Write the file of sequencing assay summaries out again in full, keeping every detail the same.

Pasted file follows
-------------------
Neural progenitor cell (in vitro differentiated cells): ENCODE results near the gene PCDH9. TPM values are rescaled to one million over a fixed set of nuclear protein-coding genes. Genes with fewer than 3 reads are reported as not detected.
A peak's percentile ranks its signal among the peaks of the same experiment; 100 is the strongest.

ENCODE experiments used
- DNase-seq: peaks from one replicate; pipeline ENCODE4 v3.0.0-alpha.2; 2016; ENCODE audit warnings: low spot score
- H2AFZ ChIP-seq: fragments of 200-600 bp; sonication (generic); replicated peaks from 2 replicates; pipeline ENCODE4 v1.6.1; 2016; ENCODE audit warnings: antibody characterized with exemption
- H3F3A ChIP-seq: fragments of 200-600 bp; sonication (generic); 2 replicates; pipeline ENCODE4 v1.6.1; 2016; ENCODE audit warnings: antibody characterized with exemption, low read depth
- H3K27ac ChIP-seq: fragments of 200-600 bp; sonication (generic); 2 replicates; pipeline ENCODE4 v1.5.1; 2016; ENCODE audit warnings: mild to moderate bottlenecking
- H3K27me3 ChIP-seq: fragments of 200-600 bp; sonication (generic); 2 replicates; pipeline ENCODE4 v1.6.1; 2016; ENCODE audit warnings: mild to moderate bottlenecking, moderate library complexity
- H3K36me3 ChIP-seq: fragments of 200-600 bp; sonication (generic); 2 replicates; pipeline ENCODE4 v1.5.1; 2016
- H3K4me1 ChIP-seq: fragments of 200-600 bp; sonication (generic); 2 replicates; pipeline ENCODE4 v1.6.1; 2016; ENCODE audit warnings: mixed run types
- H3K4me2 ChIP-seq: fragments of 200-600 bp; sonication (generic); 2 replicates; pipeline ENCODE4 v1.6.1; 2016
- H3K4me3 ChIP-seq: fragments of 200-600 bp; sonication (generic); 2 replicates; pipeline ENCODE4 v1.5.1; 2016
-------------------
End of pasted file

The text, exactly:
Neural progenitor cell (in vitro differentiated cells): ENCODE results near the gene PCDH9. TPM values are rescaled to one million over a fixed set of nuclear protein-coding genes. Genes with fewer than 3 reads are reported as not detected.
A peak's percentile ranks its signal among the peaks of the same experiment; 100 is the strongest.

ENCODE experiments used
- DNase-seq: peaks from one replicate; pipeline ENCODE4 v3.0.0-alpha.2; 2016; ENCODE audit warnings: low spot score
- H2AFZ ChIP-seq: fragments of 200-600 bp; sonication (generic); replicated peaks from 2 replicates; pipeline ENCODE4 v1.6.1; 2016; ENCODE audit warnings: antibody characterized with exemption
- H3F3A ChIP-seq: fragments of 200-600 bp; sonication (generic); 2 replicates; pipeline ENCODE4 v1.6.1; 2016; ENCODE audit warnings: antibody characterized with exemption, low read depth
- H3K27ac ChIP-seq: fragments of 200-600 bp; sonication (generic); 2 replicates; pipeline ENCODE4 v1.5.1; 2016; ENCODE audit warnings: mild to moderate bottlenecking
- H3K27me3 ChIP-seq: fragments of 200-600 bp; sonication (generic); 2 replicates; pipeline ENCODE4 v1.6.1; 2016; ENCODE audit warnings: mild to moderate bottlenecking, moderate library complexity
- H3K36me3 ChIP-seq: fragments of 200-600 bp; sonication (generic); 2 replicates; pipeline ENCODE4 v1.5.1; 2016
- H3K4me1 ChIP-seq: fragments of 200-600 bp; sonication (generic); 2 replicates; pipeline ENCODE4 v1.6.1; 2016; ENCODE audit warnings: mixed run types
- H3K4me2 ChIP-seq: fragments of 200-600 bp; sonication (generic); 2 replicates; pipeline ENCODE4 v1.6.1; 2016
- H3K4me3 ChIP-seq: fragments of 200-600 bp; sonication (generic); 2 replicates; pipeline ENCODE4 v1.5.1; 2016